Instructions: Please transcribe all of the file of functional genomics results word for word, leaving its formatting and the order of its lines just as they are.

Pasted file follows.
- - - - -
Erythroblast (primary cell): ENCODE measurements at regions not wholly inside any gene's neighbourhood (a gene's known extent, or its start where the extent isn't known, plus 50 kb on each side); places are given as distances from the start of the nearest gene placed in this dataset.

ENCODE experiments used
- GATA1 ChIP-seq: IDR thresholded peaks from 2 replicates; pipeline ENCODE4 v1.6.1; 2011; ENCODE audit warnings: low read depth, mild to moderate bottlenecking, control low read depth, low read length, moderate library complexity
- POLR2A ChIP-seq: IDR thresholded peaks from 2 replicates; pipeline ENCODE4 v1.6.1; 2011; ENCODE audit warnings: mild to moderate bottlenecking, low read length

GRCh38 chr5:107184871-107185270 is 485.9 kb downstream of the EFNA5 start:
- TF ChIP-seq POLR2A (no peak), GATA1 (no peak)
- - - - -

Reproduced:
Erythroblast (primary cell): ENCODE measurements at regions not wholly inside any gene's neighbourhood (a gene's known extent, or its start where the extent isn't known, plus 50 kb on each side); places are given as distances from the start of the nearest gene placed in this dataset.

ENCODE experiments used
- GATA1 ChIP-seq: IDR thresholded peaks from 2 replicates; pipeline ENCODE4 v1.6.1; 2011; ENCODE audit warnings: low read depth, mild to moderate bottlenecking, control low read depth, low read length, moderate library complexity
- POLR2A ChIP-seq: IDR thresholded peaks from 2 replicates; pipeline ENCODE4 v1.6.1; 2011; ENCODE audit warnings: mild to moderate bottlenecking, low read length

GRCh38 chr5:107184871-107185270 is 485.9 kb downstream of the EFNA5 start:
- TF ChIP-seq POLR2A (no peak), GATA1 (no peak)